Sir, The general Character which you bear for Humanity and benevolence encourages me to hope that you will not only pardon my giving you this trouble, but also comply with the request I am about respectfully to make – Having as you will be pleased to recollect been Sentenced to 14 Years Transportation for having Forged Bank Notes in my possession, I have been since that period (last July) confined on board this Ship, where my sufferings are very great, both of Body and Mind – As the nature of my Offence, for which I feel the utmost contrition, admits not the least hope of any mitigation of my afflicting Sentence, and as I feel I cannot possibly long survive the miseries peculiar to this horrid receptacle of the Guilty and the unfortunate, my only wish is that I may be speedily sent abroad, pursuant to the tenor of my Sentence, hoping that I may in that distant Clime by a Life of Rectitude and Industry obliterate the disgrace I have unhappily incurred, and in time retrieve that fair Character I once possessed in Society –1 have heard it rumoured that a Ship is actually taken up for the purpose of conveying Prisoners to New South Wales, in the course of the ensuing Summer – Should that be the Fact, I most humbly entreat that you will in pity to my present sufferings be pleased to use your Interest in the proper Channel, that I may be included in the Number – Knowing the confidential nature of your situation, as to the Concerns of the Bank of England, and having no Friend to whom I can with propriety apply, I have presumed to address you, and earnestly hope that you will condescend to comply with my prayer – As my anxiety on this head will continue to increase, commensurate with my protracted sufferings, I have further to solicit the favor of a line in answer to this Letter, addressed as above, intimating whether I may hope for a compliance with my wishes. I beg leave to remain with the greatest respect Sir Your most humble but unhappy Servant John Bellairs
89. [F25/1/201] John Bellairs, Retribution hulk, Woolwich, 9 May 1810
Sir, I beg leave to express my heartfelt gratitude for your kind attention to my application, and for the hopes – you give me of ultimate success in your favor of the 27th March – After the assurance therein contained, I should fear you would think me presumptuous in again requesting your interference in my behalf, did I not trust that the anxiety of mind so natural to one in my unhappy situation, would plead my excuse – As the time of the Ship's Sailing for New South Wales, according to every report, is fast approaching, and knowing the multiplicity of similar applications which will no doubt be made at the Secretary of State's Office, I am fearful that mine my be overlooked, and therefore most respectfully beg that you will be so kind to take the necessary Steps in order that my name may be included in the List which I am informed will be very shortly transmitted to the Captain of this Ship –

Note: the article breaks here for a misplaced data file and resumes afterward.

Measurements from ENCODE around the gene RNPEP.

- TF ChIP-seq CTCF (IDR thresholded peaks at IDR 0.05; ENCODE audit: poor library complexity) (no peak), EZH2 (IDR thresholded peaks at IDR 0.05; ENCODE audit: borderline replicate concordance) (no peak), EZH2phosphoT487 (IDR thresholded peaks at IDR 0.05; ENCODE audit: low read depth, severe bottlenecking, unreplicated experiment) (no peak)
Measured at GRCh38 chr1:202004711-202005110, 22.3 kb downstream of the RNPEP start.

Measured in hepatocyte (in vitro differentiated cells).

I have also, Sir, to intreat your indulgence on another point, in which without your kind assistance, I feel myself incompetent to proceed –I have been given to understand that in certain Cases bearing a similarity to mine, the Directors of the Bank have, with their Characteristic humanity, generously bestowed on those persons, Convicted at their Instance, a small Sum of Money towards alleviating the miseries of the banishment, and to enable them to provide for their necessities on arriving at their place of destination – I therefore with the greatest deference and submission, request that you will if such a practice is not unprecedented, plead with the Honorable Company, that this their Bounty may be extended to me – as I labor under great privations, and am unprovided with the smallest matter for my future comfort – I beg leave to repeat my apology for this trouble, and am, Sir, with the greatest respect Your most obedient and obliged humble Servant, John Bellairs
90. [F25/1/202] John Bellairs, Indian transport ship, Gravesend, 18 June 1810
Gentlemen In presuming the liberty of addressing you I can only appeal to your kindness trusting you will be pleased to pardon the same
The purport of which is to acquaint you that I am on board this Ship bound for New South Wales in consequence of my conviction for Uttering forged Bank of England Bills. I do not presume to offer any thing in Vindication of my offence but with heartfelt sorrow and contrition bow down to the offended laws of my Country, at the same time acknowledge the Justice of my sentence, and humbly hope that if there is any acknowledgement made in consequence of my leaving the Country for the crime, that you will have the goodness to remit the same to me or to Captn Boulay of this Ship and address the letter on Rect. of this to Portsmouth or elsewhere, I remain Gentlemen Your Most Obt and very humble Servt John Bellairs
91. [F25/1/203] John Bellairs, Indian transport ship, Gravesend, 13 July 1810